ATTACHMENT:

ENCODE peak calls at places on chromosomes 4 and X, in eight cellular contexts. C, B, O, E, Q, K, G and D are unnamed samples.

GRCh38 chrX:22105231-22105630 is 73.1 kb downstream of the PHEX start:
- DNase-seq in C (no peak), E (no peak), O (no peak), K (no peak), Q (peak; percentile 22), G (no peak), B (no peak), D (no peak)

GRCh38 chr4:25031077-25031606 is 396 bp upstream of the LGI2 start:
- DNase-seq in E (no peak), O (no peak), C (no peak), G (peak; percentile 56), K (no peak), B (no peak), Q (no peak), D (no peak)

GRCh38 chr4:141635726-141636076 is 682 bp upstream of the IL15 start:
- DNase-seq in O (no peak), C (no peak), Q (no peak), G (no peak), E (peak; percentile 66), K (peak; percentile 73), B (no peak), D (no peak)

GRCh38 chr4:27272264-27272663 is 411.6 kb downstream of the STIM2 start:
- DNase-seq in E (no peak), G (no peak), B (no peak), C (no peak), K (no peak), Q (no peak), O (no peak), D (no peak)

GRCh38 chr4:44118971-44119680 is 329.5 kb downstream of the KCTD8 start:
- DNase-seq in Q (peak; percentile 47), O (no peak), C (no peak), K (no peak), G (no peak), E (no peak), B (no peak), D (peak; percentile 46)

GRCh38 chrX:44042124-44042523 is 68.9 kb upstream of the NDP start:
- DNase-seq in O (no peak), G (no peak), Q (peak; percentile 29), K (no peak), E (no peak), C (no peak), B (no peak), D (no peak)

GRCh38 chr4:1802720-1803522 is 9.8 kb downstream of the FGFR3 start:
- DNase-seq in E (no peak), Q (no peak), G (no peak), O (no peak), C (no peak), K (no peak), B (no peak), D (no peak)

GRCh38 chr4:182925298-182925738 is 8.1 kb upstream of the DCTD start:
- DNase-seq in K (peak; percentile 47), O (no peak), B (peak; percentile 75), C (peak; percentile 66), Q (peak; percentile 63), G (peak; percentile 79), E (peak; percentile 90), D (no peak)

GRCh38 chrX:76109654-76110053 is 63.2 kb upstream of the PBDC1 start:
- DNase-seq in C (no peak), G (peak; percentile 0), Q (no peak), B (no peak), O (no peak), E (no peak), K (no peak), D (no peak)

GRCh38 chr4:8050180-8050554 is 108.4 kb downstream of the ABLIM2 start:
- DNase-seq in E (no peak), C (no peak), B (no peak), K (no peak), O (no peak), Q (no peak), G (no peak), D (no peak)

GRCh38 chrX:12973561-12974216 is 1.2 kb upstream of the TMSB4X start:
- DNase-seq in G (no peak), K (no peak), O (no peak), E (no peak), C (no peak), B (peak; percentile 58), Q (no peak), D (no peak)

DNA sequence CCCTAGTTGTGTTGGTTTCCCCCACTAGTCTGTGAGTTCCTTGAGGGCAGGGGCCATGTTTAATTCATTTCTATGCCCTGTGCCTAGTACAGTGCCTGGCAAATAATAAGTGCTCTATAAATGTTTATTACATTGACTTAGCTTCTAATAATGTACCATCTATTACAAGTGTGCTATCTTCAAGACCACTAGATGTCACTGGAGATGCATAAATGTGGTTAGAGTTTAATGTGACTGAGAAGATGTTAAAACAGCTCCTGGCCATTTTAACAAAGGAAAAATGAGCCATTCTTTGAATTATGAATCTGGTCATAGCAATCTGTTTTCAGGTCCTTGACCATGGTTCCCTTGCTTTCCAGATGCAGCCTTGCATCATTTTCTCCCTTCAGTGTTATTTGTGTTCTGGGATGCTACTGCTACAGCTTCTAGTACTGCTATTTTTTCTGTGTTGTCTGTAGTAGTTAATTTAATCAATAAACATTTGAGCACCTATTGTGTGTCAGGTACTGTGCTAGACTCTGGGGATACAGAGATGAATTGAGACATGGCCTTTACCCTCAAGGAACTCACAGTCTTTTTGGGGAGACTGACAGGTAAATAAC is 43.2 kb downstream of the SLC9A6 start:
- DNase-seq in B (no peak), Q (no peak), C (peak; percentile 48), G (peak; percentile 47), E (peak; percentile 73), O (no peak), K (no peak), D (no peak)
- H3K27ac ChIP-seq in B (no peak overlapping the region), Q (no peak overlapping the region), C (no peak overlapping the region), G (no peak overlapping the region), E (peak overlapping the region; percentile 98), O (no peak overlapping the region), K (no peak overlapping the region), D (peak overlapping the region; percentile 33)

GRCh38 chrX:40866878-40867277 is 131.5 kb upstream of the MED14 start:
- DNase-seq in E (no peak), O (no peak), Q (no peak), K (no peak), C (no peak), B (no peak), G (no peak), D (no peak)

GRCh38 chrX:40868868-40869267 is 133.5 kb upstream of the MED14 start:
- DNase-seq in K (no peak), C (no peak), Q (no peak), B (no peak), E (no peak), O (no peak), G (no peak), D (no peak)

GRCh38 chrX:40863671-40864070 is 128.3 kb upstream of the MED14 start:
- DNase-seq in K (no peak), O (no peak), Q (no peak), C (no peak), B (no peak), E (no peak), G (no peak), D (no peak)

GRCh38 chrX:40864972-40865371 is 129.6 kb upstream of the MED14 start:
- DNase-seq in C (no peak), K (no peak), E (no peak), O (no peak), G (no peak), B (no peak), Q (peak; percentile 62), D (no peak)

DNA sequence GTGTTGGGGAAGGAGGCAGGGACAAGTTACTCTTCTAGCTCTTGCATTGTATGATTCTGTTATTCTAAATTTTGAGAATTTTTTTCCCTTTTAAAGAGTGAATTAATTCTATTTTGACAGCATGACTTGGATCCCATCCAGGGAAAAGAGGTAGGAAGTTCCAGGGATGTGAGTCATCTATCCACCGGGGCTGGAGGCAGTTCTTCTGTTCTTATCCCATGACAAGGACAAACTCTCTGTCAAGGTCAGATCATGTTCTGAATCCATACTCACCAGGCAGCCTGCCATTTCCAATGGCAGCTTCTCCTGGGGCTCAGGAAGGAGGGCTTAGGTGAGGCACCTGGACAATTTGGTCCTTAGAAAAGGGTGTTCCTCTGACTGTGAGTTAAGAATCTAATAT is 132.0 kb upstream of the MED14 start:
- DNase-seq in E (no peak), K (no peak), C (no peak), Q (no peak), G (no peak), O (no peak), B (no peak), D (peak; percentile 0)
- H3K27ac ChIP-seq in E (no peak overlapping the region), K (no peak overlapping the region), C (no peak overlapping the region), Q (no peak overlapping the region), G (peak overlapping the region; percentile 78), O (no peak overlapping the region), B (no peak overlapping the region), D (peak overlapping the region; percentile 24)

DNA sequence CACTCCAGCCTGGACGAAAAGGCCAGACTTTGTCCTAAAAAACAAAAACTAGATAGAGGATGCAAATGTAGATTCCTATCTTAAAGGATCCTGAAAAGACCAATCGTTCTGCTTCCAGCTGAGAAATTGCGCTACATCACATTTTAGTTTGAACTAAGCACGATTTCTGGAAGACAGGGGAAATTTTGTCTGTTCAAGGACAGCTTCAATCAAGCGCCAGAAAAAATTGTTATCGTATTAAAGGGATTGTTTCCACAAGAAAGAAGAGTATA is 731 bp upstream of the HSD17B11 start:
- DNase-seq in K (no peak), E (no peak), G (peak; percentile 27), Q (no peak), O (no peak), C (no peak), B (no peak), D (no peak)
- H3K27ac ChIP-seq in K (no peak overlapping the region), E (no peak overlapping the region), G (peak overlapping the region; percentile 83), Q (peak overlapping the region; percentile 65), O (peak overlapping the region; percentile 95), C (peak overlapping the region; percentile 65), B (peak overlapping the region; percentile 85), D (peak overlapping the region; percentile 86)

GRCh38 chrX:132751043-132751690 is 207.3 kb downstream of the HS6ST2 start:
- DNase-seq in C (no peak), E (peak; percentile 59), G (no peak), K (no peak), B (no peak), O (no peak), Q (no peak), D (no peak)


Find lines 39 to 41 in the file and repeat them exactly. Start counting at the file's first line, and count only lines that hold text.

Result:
- DNase-seq in K (no peak), E (no peak), G (peak; percentile 27), Q (no peak), O (no peak), C (no peak), B (no peak), D (no peak)
- H3K27ac ChIP-seq in K (no peak overlapping the region), E (no peak overlapping the region), G (peak overlapping the region; percentile 83), Q (peak overlapping the region; percentile 65), O (peak overlapping the region; percentile 95), C (peak overlapping the region; percentile 65), B (peak overlapping the region; percentile 85), D (peak overlapping the region; percentile 86)

GRCh38 chrX:132751043-132751690 is 207.3 kb downstream of the HS6ST2 start: